Sports
10:47 am
Wed November 28, 2012

Falcons Stadium Deal Possible By Year's End

A deal for a new Atlanta Falcons stadium could be done by the end of the year. At least, that’s what a state agency hopes.

Sticking points between the Georgia World Congress Center and the Falcons remain. Meanwhile, open government advocates want more access.

Common Cause Georgia Executive Director William Perry stands in front of the Georgia Dome.
Common Cause Georgia Executive Director William Perry stands in front of the Georgia Dome.
Credit Charles Edwards / WABE News

“We feel like there has not been a lot of public input in the negotiating process,” said Common Cause Georgia executive director William Perry.

Jennifer LeMaster is the director of communications for the Georgia World Congress Center Authority.
Jennifer LeMaster is the director of communications for the Georgia World Congress Center Authority.
Credit Jennifer LeMaster

Jennifer LeMaster, director of communications for the Georgia World Congress Center Authority, says that’s not true.

“All of our board meetings are public and open to the general public as well as the media,” said LeMaster. “All of our committee meetings are open to the public as well as the media.”

LeMaster says the center has spent 2 years reaching out.

“One is actually going out and meeting with various groups, community organizers and other groups within the neighborhoods who have been affected by our existing footprint and would be affected by any development here,” said LeMaster.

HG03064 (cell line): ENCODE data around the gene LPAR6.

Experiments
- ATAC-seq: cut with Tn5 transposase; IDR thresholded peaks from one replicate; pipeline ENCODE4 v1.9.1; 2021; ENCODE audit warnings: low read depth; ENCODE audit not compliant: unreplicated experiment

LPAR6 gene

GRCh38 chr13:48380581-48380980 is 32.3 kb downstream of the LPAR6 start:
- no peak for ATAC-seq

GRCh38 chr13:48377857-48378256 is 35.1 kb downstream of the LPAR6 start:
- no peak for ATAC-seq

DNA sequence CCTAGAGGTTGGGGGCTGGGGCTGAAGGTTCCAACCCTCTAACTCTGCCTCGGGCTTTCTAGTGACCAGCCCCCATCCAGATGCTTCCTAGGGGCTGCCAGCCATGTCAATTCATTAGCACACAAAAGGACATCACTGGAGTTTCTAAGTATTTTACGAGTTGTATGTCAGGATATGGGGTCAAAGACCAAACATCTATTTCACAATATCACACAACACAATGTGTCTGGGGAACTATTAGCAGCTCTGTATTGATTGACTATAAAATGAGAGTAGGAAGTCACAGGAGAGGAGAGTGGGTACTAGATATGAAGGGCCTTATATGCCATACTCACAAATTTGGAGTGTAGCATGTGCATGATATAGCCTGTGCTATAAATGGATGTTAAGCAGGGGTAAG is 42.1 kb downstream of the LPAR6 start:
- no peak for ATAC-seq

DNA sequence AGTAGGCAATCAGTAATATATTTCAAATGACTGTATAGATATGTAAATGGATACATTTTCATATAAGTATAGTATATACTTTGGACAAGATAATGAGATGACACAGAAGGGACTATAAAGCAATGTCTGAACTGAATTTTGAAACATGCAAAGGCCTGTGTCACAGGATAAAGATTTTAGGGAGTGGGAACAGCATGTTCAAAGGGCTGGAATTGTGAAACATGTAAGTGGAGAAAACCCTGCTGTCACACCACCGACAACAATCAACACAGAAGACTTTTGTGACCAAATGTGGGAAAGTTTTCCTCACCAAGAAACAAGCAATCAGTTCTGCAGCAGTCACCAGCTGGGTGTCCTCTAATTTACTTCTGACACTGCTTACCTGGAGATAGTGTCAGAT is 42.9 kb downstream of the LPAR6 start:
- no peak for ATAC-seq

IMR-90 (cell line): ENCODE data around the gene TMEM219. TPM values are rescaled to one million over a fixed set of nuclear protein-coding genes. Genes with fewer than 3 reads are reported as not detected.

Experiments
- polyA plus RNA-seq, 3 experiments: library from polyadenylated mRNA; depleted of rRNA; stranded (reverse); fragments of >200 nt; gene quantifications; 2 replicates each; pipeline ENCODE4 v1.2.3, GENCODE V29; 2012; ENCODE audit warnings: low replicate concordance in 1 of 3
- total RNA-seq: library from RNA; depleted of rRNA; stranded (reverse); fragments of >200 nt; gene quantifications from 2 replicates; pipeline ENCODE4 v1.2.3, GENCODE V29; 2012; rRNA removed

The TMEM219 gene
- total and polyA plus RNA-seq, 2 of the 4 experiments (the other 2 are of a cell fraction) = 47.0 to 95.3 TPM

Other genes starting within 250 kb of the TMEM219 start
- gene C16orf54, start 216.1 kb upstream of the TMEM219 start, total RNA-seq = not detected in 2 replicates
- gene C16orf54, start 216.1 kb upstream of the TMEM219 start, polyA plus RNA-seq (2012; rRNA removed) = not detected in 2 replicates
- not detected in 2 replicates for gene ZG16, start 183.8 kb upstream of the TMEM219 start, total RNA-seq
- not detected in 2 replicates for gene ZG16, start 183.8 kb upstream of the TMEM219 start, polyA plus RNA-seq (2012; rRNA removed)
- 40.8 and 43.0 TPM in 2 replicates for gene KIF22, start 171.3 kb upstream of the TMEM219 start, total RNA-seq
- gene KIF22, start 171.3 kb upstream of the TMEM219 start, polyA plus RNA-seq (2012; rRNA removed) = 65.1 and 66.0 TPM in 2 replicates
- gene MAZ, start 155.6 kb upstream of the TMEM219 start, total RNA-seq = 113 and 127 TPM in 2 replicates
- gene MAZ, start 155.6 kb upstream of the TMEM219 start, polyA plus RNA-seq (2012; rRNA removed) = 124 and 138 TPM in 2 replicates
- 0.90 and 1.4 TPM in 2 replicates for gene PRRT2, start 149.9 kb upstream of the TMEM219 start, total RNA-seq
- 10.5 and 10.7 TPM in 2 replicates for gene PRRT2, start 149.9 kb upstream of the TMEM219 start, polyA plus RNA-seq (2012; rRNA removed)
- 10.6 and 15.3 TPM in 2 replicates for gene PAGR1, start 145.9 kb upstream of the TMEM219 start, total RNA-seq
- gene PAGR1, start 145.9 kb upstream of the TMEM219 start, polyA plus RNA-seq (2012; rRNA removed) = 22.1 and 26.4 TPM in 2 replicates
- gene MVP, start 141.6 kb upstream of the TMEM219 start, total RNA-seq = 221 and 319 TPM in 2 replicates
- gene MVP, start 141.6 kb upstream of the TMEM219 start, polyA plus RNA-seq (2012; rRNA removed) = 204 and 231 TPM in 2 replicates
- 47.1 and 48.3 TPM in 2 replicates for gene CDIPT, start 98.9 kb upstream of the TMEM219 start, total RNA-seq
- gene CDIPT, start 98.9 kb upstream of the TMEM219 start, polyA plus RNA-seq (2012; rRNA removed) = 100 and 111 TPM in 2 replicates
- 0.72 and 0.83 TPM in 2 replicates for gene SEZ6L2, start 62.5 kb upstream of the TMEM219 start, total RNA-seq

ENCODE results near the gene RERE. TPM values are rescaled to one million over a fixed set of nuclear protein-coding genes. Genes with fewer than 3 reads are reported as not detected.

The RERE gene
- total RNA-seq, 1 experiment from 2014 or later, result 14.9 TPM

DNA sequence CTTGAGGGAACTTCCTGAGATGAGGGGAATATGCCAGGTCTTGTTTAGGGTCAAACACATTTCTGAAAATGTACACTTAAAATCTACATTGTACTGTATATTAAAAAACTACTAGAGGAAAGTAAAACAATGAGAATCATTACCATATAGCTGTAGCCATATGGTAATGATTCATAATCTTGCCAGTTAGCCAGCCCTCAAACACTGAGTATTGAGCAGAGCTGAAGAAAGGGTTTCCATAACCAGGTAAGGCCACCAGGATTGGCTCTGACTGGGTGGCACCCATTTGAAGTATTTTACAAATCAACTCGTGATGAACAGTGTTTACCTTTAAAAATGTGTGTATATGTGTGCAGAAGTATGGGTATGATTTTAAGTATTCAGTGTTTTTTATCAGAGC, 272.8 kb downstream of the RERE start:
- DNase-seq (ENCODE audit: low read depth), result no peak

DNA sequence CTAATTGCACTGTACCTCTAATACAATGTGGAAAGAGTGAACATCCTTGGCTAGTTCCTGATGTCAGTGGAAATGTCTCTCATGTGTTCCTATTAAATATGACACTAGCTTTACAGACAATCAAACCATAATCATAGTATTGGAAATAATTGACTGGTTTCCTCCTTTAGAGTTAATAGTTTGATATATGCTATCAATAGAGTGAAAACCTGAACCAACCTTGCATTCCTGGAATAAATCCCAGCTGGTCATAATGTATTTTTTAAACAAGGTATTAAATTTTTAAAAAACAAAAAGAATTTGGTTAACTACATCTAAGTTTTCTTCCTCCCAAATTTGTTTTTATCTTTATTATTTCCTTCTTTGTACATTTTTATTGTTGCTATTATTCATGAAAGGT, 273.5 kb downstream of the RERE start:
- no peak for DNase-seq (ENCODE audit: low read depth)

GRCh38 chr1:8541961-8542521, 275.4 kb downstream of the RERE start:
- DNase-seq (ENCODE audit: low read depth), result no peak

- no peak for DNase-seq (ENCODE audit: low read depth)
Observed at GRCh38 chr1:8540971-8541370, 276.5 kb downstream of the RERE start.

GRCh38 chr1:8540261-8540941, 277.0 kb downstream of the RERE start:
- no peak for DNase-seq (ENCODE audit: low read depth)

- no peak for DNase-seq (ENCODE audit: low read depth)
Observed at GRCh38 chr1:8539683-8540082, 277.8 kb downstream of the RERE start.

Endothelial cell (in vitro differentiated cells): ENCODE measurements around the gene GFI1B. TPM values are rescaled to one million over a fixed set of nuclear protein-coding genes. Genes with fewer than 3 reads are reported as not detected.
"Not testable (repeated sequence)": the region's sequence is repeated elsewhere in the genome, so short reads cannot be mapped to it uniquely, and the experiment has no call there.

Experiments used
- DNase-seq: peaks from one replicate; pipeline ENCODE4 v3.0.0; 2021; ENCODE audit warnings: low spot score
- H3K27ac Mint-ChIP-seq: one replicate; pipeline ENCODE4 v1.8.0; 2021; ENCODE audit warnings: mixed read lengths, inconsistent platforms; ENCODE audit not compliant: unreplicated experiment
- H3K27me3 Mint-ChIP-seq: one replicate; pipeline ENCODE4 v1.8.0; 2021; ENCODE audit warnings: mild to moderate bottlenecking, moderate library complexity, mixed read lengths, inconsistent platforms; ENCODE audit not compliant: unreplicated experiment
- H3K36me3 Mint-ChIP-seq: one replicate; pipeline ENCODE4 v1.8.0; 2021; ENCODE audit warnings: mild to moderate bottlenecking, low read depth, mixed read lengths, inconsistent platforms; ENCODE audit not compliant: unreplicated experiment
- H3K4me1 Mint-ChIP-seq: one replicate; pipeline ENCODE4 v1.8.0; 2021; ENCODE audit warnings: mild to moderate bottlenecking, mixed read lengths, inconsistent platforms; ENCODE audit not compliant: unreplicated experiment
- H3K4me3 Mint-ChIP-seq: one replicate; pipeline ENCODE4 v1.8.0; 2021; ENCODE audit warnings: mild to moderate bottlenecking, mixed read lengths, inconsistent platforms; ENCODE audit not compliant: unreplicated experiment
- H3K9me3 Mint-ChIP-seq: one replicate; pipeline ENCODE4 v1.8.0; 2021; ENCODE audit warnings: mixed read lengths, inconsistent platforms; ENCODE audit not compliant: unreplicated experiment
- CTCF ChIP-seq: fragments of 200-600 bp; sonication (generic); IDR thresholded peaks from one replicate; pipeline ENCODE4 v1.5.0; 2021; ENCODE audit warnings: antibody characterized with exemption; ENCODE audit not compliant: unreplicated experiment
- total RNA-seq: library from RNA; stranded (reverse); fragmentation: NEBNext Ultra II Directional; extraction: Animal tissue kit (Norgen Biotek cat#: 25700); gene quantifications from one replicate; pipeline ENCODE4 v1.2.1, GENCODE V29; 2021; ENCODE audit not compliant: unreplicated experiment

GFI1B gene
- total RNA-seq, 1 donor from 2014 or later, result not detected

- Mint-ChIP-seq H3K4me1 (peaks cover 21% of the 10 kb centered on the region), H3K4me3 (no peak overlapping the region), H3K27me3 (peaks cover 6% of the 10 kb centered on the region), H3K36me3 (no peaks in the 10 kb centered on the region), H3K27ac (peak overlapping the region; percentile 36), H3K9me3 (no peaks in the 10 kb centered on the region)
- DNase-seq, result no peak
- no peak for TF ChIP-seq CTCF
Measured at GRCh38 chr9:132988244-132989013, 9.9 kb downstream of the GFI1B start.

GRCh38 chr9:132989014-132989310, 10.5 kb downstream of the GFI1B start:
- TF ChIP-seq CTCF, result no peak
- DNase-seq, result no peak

The Dome touches Atlanta’s Vine City and English Avenue neighborhoods. LeMaster says residents there and the Authority have talked about how jobs, traffic, tailgating, parking and other related issues would impact the community. She says those talks are ongoing. So are negotiations with the Falcons.

“What we’re working on right now is the outline of a deal and trying to reach some consensus on what the basic tenants of the agreement will be,” said LeMaster.

Sticking points include figuring out who will pay and manage the new stadium’s capital improvement projects. What will happen to the Georgia Dome site after the facility’s torn down? And she says how much will the Falcons pay as part of a new lease?

“I don’t think any party is interested in seeing the Falcons being a free agent,” said LeMaster. “Our desire is to keep the Falcons in downtown Atlanta and to keep them on our property for as long as we can.”

LeMaster says the latest estimate puts total construction costs just under a billion dollars. Up to $350 million of that would come from hotel/motel tax revenue. She says the Falcons would pay for the rest as part of a 30 year deal.

Tags: